Keep in mind the type of materials used for constructing the “equipment”. Plastic is used in much of the equipment we use. Do not make the mistake of underestimating the effects of sunlight on your CD Library. CD’s will melt if left in direct sunlight for long periods of time. This has proven to be the case on more than one occasion where the DJ brought back CD’s that the tops of the disc had melted.

Most importantly, communicate with your client in advance, and explain what your needs are. In most cases, some accommodations can be made to protect your equipment from the elements.

In those unusual cases where there are no options to keep your equipment out of direct sunlight, consider purchasing a canopy for your equipment and charging an additional fee to the client!

Condensation Problems

While playing outside on hot, humid days, you will probably encounter severe condensation on the equipment. Be certain to allow extra time when you are playing outside during these weather conditions. Condensation is caused by a sudden, drastic temperature change, such as when you take a component out of an air-conditioned car and place it outside on a hot, humid day (usually a 20 to 30 degree difference). It is important to note that condensation is not just formed on the outside of the components……it has also formed on the inside!!! This presents a problem in operating the CD players. CD players will simply not operate until the moisture formed on the inside of the unit evaporates. This is due to condensation forming on the laser pick-up device. More than one DJ has had the occasion to set up their equipment on a hot, humid day, only to find that the CD players would not work for an hour until the unit dried out.

The best way to avoid condensation is to avoid a sudden, drastic temperature change. This means that you cannot let your equipment get cold when it is hot and humid outside!!! We suggest that you gradually cut back on the air conditioning temperature in your vehicle until you eventually turn the air conditioning off, just prior to arriving to the event location. Your vehicle will then gradually warm up to the same outside air temperature. This may not be very comfortable, but it is much better than not being able to start the music on time!! It is important to monitor the temperature with the equipment inside the car. Do not melt the equipment!!!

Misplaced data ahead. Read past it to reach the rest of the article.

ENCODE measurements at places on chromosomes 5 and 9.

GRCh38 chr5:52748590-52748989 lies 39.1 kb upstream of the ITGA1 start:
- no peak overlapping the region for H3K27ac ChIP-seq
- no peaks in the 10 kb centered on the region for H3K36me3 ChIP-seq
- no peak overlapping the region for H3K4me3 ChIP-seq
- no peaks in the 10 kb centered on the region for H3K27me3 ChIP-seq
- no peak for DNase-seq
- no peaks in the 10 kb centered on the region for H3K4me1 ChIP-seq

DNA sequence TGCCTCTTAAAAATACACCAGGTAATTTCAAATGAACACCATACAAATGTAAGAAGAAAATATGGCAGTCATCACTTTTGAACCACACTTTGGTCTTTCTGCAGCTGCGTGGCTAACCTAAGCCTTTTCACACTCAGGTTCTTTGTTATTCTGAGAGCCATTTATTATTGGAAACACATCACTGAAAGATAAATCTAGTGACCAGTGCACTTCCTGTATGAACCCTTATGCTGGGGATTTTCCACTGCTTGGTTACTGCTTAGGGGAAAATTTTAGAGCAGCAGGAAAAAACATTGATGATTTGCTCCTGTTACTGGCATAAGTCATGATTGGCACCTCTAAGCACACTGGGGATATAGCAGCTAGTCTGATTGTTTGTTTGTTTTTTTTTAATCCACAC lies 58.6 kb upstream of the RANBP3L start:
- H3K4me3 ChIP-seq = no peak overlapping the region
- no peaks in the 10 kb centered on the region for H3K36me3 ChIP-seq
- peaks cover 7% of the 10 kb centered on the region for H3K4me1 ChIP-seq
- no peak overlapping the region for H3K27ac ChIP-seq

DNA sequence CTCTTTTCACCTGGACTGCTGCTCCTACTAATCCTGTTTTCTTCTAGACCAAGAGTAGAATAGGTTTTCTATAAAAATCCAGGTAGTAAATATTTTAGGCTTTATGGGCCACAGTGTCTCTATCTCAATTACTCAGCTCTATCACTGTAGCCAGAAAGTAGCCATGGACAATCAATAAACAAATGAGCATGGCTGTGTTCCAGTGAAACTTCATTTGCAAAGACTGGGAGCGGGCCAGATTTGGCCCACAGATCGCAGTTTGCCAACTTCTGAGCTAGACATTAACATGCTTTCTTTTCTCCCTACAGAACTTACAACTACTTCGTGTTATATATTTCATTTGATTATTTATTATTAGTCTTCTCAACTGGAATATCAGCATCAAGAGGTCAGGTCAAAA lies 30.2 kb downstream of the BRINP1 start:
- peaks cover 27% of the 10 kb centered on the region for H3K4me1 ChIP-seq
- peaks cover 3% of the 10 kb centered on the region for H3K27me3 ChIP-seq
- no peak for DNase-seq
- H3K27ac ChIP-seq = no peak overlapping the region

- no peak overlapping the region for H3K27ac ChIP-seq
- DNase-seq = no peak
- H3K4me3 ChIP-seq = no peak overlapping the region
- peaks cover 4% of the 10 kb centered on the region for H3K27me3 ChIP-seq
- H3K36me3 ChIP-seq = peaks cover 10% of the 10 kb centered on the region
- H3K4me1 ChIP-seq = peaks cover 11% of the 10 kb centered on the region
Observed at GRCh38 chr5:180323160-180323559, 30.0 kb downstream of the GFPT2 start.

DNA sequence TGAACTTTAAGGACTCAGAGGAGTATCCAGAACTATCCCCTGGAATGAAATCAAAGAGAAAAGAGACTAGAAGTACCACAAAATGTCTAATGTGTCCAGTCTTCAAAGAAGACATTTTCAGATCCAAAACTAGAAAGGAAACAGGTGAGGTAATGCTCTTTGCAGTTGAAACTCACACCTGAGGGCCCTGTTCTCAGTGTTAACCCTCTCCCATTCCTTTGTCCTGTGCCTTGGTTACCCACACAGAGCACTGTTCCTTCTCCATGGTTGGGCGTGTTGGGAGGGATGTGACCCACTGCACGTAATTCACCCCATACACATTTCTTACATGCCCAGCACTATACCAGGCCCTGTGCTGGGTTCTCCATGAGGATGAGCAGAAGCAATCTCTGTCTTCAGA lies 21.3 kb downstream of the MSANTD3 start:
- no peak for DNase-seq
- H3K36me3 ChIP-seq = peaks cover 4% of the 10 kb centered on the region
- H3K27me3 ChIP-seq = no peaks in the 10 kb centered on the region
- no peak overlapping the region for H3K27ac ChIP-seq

Tear-Down goes just the opposite of Set-Up. First you Power-Down your equipment starting from the Power Amp and working your way through to the Sources. Then Un-tape your cables, paying careful attention to get all the tape goo off your cables and the floor. Unplug the Power cable(s), unplug the speaker cables; put them all away properly. Pack up your music and you’re ready to look around the area checking to make sure nothing has been left behind. (I once found the B&G’s Wedding Certificate left on a table after everyone was gone; they were very happy when I returned it!-Ken). Once you are certain that everything is together and your area is clean, then proceed to getting your equipment moved out to your vehicle.


Remembering your safety and security measures. Get your equipment back to your vehicle and load up for the trip home. Once you are loaded and ready, lock your vehicle, go back inside and thank the manager and his staff. You may be the first DJ/Entertainer to ever do this at that facility and how good does that make YOU look?

In Closing, remember to always be safe and thorough. Following a set pattern will ensure that you, your staff and your equipment will be around for many shows to come.

[music swells, super-impose “The End “, fade to black]

Mobile Beat Staff Writer (371 Posts)

This is the general editors account for Mobile Beat Magazine and Website. Who reads Mobile Beat online and in print and attends Mobile Beat events? DJs, VJs and KJs to start with, especially those who own and operate mobile entertainment services. They provide music, video, lighting and a myriad other entertainment choices for corporate events, wedding receptions, dances and innumerable other gatherings.

Filed Under: Sound Engineering for Mobile DJs